Recipes by Vivi: Texas-style Chili

Vivi Mazarakis is the author of Forking DC. You can read her previous columns here.

Born and raised in Texas, it wasn’t until I left the Lone Star State that I realized that some people make their chili with beans. Texas chili doesn’t bother with beans. Beans are for the weak. Texas chili is all beef. (Sorry, vegetarians.) When I was a kid, I remember looking forward to Go Texan Day (yes, that’s a real thing), and not because my mom insisted that I try to “fit in” by wearing a cowgirl outfit. I looked forward to the chili cook-off that was often a part of the Go Texan Day festivities. I didn’t compete in the cook-off. . . unless by competing one meant trying more cook-off entries than anyone else at school. I’ve always loved me some chili.

People take their chili recipes seriously in Texas. Dare I say that chili cook-off competitors don’t consider it real chili unless the recipe calls for two or more complex spice “dumps” during the several hour-long cooking process. Having just concluded some serious family/holiday time in my home state, I find it all too proper to offer you my own chili recipe. My recipe is simple, but still rich in flavor. Whether it’s because you’ve never had Texas-style chili or because you want to take a break from your go-to chili recipe, I hope you try this recipe out for yourself. I made it for my family on Christmas Eve as a fitting prelude to the Greek-themed Christmas dinner we were to have the next day. Everyone loved it.

Continues after the jump.

(Yields 6-8 servings)

2 tbsp paprika
1 tbsp cumin
2 tbsp coriander
2 tbsp ancho chile powder
1 tbsp chile powder
2 tsp garlic powder
2 tbsp oregano
2 medium onions, chopped
3 tbsp olive oil
1/2 jalapeño, chopped (remove the seeds for less heat)
3 lbs beef chuck, cut into one-inch cubes
2 (28 oz) cans whole tomatoes, crushed
2 tbsp tomato paste
1 canned chipotle, chopped (use more if you want to dial-up the heat)
2 tsp sugar
1 cinnamon stick
Salt and pepper to taste

Combine the paprika, oregano, garlic powder, chile powders, coriander and cumin in a small bowl. Set aside.

Heat 2 tablespoons olive oil in a large heavy-bottomed pot or dutch oven over medium heat. Pat the beef dry and season it generously with salt and pepper. Add it to the pot and cook, stirring frequently, until it has browned on all sides. To avoid crowding the pot, brown the meat in batches, if necessary. Remove meat from the pot with a slotted spoon and set aside. To the pot, add 1 tablespoon olive oil and the onions. Cook the onions until they begin to caramelize (about 10 minutes). Add the browned meat back to the pot along with half of the spice mixture and all of the tomato paste. Cook for 1-2 minutes, stirring to coat the meat evenly with spices and tomato paste. Add chipotle pepper, jalapeño, tomatoes, cinnamon stick, and sugar. Season with salt and stir well. Add hot water until the meat is just covered with liquid. Return to boil, reduce to a simmer, and cover. After 45 minutes, add the remaining spice mixture. Stir and cook for an additional 45 minutes. Remove the meat and shred it with a fork. Return it to the pot. Taste and adjust seasoning as necessary. Cook for an additional 30 minutes.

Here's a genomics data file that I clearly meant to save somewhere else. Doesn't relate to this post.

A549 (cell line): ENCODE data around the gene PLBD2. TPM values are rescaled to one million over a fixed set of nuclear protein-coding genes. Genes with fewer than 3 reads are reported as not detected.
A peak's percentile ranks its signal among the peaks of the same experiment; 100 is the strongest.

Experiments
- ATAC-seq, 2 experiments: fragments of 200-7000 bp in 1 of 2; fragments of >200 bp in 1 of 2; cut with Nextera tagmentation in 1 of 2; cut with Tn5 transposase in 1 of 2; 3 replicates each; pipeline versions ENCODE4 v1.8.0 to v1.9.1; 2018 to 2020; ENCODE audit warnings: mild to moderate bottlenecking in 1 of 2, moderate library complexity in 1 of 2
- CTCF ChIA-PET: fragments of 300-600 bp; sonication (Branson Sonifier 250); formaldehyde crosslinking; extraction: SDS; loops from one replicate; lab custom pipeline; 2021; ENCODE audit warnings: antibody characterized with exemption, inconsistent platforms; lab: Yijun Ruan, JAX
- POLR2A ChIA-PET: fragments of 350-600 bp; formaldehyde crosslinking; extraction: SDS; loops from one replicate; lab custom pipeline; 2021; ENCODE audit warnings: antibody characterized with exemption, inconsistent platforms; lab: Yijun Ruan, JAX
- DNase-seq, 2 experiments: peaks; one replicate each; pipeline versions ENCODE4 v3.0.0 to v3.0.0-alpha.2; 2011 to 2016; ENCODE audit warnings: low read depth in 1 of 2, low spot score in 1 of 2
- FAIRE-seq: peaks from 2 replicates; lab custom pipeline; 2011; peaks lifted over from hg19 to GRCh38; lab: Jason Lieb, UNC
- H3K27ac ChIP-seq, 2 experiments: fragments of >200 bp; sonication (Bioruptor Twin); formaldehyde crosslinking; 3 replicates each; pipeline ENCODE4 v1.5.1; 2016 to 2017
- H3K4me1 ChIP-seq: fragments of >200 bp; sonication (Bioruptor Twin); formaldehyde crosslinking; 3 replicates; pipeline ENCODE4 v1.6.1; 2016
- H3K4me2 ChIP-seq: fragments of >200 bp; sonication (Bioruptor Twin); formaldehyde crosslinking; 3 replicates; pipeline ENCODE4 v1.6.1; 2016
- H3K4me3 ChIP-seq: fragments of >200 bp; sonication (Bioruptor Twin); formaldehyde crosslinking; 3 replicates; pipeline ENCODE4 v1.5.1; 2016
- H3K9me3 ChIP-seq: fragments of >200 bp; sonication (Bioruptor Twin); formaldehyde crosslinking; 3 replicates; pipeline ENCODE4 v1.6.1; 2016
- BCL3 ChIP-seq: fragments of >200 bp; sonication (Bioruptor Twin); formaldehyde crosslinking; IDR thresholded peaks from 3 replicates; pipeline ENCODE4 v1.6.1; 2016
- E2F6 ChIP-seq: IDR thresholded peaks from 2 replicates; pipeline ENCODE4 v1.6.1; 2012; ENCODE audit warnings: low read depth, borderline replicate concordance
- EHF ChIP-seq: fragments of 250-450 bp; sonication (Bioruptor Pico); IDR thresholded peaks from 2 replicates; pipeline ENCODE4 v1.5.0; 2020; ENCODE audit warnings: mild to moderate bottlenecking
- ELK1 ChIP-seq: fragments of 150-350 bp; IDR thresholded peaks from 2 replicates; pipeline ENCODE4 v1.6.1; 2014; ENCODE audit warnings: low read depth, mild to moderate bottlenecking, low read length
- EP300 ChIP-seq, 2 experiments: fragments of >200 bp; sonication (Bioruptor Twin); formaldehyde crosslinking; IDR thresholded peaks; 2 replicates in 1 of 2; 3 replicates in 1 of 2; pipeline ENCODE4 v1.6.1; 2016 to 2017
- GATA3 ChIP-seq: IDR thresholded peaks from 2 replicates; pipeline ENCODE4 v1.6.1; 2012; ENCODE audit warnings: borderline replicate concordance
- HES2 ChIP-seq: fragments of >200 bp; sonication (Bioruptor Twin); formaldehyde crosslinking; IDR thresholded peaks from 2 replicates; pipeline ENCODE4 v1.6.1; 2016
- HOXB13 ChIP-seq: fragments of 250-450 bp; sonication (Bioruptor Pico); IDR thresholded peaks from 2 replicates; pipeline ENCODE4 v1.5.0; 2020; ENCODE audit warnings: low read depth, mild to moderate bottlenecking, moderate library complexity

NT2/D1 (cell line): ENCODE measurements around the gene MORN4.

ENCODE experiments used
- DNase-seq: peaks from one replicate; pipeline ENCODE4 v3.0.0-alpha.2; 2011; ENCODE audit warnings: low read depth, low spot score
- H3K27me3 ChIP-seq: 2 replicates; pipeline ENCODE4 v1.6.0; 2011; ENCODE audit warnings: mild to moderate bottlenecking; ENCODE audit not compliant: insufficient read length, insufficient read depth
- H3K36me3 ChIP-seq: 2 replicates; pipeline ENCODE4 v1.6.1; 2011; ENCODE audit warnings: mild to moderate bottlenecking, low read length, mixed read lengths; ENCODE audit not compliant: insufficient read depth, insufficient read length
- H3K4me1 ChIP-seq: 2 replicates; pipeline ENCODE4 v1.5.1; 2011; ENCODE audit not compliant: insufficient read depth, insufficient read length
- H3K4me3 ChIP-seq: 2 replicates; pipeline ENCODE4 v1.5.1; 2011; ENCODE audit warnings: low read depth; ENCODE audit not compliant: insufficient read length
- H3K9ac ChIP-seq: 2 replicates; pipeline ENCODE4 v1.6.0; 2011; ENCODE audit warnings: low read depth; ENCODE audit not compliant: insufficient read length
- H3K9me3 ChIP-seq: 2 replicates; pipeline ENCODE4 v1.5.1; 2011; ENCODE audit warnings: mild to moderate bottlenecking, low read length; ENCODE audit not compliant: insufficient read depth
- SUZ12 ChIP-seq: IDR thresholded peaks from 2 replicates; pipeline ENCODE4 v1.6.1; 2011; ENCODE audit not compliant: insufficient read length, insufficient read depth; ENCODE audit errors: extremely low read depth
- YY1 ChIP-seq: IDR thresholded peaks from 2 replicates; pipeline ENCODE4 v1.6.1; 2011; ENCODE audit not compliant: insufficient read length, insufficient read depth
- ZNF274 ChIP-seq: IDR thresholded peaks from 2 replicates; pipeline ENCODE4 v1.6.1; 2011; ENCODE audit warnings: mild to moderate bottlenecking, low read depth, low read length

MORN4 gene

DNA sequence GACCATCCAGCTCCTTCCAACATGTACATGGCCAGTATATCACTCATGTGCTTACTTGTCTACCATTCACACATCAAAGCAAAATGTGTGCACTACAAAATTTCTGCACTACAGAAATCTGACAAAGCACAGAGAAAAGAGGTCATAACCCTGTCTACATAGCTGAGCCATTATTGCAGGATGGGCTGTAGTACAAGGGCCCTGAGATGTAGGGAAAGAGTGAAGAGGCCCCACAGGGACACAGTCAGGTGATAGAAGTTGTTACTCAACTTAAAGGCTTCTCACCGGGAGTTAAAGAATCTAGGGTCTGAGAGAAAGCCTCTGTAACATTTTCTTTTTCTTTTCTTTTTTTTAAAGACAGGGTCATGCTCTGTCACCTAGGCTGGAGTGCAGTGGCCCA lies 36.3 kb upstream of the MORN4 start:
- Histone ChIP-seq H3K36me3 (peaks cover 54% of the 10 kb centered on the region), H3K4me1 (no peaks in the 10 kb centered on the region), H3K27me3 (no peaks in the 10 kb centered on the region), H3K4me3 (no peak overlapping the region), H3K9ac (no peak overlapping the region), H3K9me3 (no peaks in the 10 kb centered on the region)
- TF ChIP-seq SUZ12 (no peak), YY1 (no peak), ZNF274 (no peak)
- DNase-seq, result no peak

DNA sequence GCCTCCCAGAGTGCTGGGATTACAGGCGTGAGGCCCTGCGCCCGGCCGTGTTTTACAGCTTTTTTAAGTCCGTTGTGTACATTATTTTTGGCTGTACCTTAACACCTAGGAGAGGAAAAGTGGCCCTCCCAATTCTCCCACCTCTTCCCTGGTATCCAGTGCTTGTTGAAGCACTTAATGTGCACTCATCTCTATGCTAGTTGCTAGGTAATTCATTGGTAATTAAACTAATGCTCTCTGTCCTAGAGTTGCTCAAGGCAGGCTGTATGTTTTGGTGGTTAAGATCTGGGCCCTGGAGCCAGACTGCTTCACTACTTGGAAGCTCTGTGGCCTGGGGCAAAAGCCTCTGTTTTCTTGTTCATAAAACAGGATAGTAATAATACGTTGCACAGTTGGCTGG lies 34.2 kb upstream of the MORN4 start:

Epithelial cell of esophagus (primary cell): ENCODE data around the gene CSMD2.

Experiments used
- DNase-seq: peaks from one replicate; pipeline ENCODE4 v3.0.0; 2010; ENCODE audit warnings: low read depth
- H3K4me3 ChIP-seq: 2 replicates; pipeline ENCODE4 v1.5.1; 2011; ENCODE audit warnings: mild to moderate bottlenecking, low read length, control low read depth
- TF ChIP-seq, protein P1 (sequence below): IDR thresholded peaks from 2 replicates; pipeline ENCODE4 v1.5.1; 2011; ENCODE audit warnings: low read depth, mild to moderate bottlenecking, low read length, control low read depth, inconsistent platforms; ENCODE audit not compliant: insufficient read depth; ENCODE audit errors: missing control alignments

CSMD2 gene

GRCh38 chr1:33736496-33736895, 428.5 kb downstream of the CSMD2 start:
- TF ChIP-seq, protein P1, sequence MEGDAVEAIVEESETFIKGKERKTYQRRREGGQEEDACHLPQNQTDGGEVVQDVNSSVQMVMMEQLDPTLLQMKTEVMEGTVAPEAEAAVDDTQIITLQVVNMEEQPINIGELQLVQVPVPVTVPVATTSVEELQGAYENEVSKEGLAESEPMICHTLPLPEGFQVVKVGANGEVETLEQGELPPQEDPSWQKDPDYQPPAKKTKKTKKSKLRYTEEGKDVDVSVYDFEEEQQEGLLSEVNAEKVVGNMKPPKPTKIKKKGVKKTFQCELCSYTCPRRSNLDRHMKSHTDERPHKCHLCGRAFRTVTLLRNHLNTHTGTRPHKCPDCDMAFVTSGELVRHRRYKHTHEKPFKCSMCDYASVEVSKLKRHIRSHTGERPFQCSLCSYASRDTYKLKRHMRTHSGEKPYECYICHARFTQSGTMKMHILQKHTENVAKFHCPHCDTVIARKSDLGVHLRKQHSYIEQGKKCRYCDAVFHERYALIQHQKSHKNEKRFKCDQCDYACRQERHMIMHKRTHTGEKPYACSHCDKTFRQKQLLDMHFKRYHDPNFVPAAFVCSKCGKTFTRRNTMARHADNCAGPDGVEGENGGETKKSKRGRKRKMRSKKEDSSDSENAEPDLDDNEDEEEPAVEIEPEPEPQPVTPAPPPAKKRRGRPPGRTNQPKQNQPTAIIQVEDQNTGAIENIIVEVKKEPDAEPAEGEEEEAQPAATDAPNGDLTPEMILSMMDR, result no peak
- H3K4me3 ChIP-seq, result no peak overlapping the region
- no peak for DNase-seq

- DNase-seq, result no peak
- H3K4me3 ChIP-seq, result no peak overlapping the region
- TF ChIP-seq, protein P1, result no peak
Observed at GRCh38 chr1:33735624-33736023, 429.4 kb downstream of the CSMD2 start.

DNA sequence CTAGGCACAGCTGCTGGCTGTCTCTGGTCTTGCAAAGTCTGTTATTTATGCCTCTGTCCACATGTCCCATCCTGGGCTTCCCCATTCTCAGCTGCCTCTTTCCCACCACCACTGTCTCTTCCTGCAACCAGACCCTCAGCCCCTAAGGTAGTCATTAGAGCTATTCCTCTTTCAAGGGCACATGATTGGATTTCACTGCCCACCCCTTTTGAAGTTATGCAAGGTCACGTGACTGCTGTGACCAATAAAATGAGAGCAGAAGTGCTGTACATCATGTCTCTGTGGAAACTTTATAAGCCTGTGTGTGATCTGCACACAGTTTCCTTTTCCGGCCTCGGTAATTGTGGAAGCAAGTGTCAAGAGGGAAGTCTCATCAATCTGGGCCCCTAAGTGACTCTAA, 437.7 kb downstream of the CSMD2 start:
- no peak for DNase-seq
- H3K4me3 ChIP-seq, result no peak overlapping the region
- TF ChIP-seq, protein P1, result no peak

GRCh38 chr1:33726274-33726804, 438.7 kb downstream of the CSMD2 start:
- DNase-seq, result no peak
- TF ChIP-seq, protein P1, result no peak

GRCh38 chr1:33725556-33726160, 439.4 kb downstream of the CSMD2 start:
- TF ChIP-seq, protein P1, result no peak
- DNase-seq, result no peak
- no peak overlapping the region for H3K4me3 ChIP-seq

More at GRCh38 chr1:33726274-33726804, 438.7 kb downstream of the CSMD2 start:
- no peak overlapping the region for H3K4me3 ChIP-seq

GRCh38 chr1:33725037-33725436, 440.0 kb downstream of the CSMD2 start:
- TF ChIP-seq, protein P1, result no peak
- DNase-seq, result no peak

Allow the chili to rest for at least an hour before serving. In fact, I recommend making the chili a day ahead and then reheating over low heat before serving. The resting time allows the flavors to fully develop.

I like to serve this chili with cornbread and an assortment of toppings, such as cotija and asadero cheeses, sour cream, and lime wedges. Other options include cheddar or Monterray Jack cheeses, guacamole, tortilla chips, and chopped cilantro.

14 Comment

  • I’ve tried dozens of recipes and finally settled on Paul Prudhomme’s for Texas Red. A pain to assemble and prepare but well worth the effort.

  • Looks fabulous, but not being a Texan, I might have to add beans.

  • as a fellow texan, i think letting the chili rest for a little bit is key. mine tends to end up watery/stew-like before resting, but a little thickener and a little time transforms it into a beautiful chili consistency. also, NO BEANS. just meat. yee-haw!

  • Way too involved. As I learned from a very well regarded chef, chili only needs three ingredients: meat, dried peppers and fat. He was from Oklahoma though.

    • Indeed, this is the old school, original method for making texas chili (well, water and some salt probably didnt hurt). The fat used was suet, though, which (1) isn’t exactly easy to come by these days, especially out here, and (2) was (is still?) seen as scary by the saturated fat is EVIL crowd. I also imagine that for those who couldn’t afford or find suet or beef, they used other fillers like tomatoes and the like.

  • cinnamon in a texas chili???? wouldnt that be Cincinnati chili??

    • A little cinnamon is great in chili, but a lot of these “Cincinnati-style” chilis have way too much of it.

  • “…Texas chili doesn’t bother with beans. Beans are for the weak. Texas chili is all beef. ”

    Oh nonsense! 😉 I was raised in El Paso, and not only do we put beans in our chili, we top it with a fried egg–just like we do with our enchiladas.

    Of course most so-called “Texans” don’t believe that El Paso is really part of the Lone Star State.

  • ” two or more complex spice “dumps”” sounds painful.

  • if you’re gonna get this involved, is there any reason to use powdered garlic over fresh?

  • Emmaleigh504

    This looks pretty good. I may have to try it. I made the mistake of making a Cincinnati chili once, most god-awful stuff I ever put in my mouth. Being from Louisiana, I like my chili to be more Texas than Yankee.

  • What exactly happens -chemically – alchemy – wise – to make spices turn good in two hours that isn’t accomplished in one hour?

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